Bullying is a major epidemic in the United States. The National Center for Education Statistics and Bureau of Justice Statistics (2015) shows that, nationwide, approximately 21% of students between the ages of 12 and 18 have experienced bullying. Only in recent years has bullying been seen as a serious issue and taken as being a crime that threatens the wellbeing of many people, especially grade school students. A bully usually preys on individuals who won’t fight back and/or those they consider “different.” There are many different faces of bullying, and it doesn’t always look like a big kid or group of kids taking lunch money from a smaller kid with glasses. Sometimes it’s an adult in a position of power over another person. Influence, fear, and insecurity are all factors that cause people to become bullies.
One of the most substantially large reasons that causes people to become bullies has everything to do with how and who they were raised by. Many bullies are easily socially influenced by the actions of people in their family and even by people on television. Usually, the first people in their lives are the ones who they pattern their behavior after. Adolescent children are very vulnerable to outside influences, and if they visually perceive someone being picked on by an adult or other children, more than likely, they will copy those activities. If they are not taught that that behavior is wrong, then they will perpetuate to do it. There is a high chance that a bully observed someone in their family or a friend get away with bullying and hateful behavior toward other people, and they think that is normal for them to display the same conduct towards other people too. According to Bonds & Stocker (2000), family is unquestionably the pre-eminent convivial system in which a child is rooted. As such, much research has fixated on parenting approaches, the quality of relationships between parents and children, and family functioning as important factors related to an incrementation in the chance of children bullying their peers.
Another reason that causes people to become bullies is fear. Even though the world perceives bullies as tough and confident, in all actuality they are fearful of many things. They are afraid that they won’t be accepted by others. They are also afraid that people will see through their act of being who they’re portraying. People who are mean to others are utilizing anger as an embankment against their own fear. The image of being tough supersedes a bully’s low self-esteem and the need to visually perceive others as lesser, McCulloch (2016). Fear starts to show when they find themselves in certain situations. Above all else, no bully wants to meet their equal and with that possibility comes fear. Sometimes, bullying others makes them feel like they are in control of their victims and they tend to feel more security because most of their peers are afraid of them. Some bullies don’t mean what they do, but fear of being an outcast or unpopular makes it all worth it. Bullies tend to look for the approval of their peers and when they don’t know how to communicate their point, they become fearful and they turn to hurting others.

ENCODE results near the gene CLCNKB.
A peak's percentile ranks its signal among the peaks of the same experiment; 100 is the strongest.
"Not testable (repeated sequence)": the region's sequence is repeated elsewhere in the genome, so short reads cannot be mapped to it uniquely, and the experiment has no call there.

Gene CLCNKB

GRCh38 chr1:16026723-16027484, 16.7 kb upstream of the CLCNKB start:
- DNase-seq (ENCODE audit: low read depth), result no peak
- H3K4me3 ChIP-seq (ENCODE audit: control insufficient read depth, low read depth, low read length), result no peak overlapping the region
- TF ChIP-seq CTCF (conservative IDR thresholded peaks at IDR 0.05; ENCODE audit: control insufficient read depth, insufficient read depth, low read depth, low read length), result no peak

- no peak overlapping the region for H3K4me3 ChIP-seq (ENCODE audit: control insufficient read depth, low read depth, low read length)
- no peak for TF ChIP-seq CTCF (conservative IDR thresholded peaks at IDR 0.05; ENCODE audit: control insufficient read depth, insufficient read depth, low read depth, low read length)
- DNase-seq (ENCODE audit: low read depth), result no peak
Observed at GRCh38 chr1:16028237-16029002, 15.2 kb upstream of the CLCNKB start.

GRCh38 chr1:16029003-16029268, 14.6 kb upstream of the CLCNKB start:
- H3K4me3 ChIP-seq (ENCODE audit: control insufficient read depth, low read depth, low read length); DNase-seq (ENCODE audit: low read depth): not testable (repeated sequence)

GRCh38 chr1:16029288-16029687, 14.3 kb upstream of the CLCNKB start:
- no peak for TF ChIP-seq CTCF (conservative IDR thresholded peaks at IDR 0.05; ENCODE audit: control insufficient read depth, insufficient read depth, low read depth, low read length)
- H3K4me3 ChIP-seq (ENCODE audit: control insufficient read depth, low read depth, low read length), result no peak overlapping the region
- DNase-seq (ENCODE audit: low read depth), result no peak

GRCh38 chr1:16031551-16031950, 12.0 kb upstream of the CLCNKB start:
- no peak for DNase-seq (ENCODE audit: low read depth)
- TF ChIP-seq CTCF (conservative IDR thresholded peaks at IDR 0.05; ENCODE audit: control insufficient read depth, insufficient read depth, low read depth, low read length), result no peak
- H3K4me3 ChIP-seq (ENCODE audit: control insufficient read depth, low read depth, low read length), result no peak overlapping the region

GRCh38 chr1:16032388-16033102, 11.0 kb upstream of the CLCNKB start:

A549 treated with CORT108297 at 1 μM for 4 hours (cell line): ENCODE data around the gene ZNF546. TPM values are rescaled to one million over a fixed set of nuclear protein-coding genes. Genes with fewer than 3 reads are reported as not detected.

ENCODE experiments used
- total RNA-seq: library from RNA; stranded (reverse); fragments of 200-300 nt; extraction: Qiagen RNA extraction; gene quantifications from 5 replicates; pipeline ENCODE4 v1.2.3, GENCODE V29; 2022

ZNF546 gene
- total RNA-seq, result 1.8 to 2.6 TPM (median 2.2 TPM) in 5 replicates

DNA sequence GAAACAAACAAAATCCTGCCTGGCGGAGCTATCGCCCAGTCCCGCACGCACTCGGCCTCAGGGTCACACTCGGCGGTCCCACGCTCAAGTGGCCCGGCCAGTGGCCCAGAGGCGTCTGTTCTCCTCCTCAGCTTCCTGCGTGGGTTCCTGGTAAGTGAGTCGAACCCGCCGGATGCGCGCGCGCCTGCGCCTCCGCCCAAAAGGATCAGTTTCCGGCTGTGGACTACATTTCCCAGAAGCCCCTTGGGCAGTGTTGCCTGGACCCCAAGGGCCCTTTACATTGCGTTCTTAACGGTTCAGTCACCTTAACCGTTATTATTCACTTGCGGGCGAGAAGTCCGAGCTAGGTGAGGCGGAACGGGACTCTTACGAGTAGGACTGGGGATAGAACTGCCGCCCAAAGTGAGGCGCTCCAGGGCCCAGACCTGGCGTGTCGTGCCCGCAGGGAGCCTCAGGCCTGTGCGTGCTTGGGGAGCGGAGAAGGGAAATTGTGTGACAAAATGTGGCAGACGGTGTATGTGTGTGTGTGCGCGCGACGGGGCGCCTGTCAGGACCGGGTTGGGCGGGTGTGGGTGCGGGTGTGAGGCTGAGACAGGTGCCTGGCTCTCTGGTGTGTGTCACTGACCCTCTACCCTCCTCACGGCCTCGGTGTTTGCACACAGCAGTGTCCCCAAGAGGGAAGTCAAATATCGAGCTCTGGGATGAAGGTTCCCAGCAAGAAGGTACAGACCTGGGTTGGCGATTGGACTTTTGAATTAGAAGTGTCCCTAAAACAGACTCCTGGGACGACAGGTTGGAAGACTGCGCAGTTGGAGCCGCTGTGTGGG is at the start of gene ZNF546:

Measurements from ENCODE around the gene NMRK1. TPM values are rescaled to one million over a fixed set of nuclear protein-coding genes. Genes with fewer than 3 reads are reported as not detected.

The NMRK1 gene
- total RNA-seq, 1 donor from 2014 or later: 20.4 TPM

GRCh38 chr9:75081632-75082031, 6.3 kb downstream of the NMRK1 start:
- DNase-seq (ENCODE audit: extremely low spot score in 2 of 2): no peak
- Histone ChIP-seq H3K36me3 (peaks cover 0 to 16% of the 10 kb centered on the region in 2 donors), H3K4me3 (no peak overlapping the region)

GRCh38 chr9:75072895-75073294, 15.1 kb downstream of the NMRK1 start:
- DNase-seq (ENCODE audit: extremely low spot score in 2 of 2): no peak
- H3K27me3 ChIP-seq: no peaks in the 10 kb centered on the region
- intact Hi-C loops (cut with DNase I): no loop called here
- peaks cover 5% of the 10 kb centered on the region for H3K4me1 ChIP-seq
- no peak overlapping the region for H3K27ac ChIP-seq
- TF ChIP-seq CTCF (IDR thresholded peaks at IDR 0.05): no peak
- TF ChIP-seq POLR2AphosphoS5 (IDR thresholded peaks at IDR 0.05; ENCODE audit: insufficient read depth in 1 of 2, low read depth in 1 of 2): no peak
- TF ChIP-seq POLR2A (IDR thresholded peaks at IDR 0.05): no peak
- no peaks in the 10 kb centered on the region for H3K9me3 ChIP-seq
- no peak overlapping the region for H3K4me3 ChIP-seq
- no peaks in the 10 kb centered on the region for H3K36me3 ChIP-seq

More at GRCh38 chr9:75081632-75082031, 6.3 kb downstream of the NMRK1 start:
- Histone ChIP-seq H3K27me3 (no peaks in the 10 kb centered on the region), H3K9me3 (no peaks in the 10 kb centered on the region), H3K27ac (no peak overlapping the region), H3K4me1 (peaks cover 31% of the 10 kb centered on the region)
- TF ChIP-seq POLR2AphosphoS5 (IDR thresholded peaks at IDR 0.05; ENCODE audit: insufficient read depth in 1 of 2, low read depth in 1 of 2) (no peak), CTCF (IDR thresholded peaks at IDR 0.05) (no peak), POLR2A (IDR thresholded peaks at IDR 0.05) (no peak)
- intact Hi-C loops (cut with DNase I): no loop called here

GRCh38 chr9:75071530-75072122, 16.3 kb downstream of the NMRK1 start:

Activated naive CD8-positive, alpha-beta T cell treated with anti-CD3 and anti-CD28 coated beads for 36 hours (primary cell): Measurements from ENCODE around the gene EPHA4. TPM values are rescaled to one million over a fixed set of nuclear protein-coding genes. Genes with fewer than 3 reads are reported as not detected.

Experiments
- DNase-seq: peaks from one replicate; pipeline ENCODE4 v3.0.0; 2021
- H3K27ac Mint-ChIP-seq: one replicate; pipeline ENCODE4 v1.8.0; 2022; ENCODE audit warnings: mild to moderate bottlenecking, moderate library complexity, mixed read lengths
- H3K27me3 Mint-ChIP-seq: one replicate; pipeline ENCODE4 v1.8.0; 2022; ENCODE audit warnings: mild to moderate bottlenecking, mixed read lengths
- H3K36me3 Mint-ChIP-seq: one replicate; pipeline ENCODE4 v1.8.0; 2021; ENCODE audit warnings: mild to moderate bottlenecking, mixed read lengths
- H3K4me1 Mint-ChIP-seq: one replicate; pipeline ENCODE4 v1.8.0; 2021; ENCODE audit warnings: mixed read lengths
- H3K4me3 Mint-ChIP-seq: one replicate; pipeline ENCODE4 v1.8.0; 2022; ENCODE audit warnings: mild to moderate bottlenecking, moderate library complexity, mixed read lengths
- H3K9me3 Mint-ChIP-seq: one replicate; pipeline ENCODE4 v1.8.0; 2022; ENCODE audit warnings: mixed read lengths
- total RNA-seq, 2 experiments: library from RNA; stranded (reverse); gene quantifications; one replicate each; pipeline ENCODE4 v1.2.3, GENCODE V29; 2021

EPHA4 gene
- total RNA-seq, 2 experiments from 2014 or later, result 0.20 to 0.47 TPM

Bullies often feel superior and use that feeling to degrade others they feel they’re inferior to. They are almost always dangling their material possessions and social status over someone’s head and they exploit that to defend their behavior. When bullies feel like they are better than someone, it gives them a reason in their mind to treat people with disrespect. Bullies pick on others because it takes the focus off of themselves and what they believe others see about them. It has everything to do with order and it boils down to insecurity.
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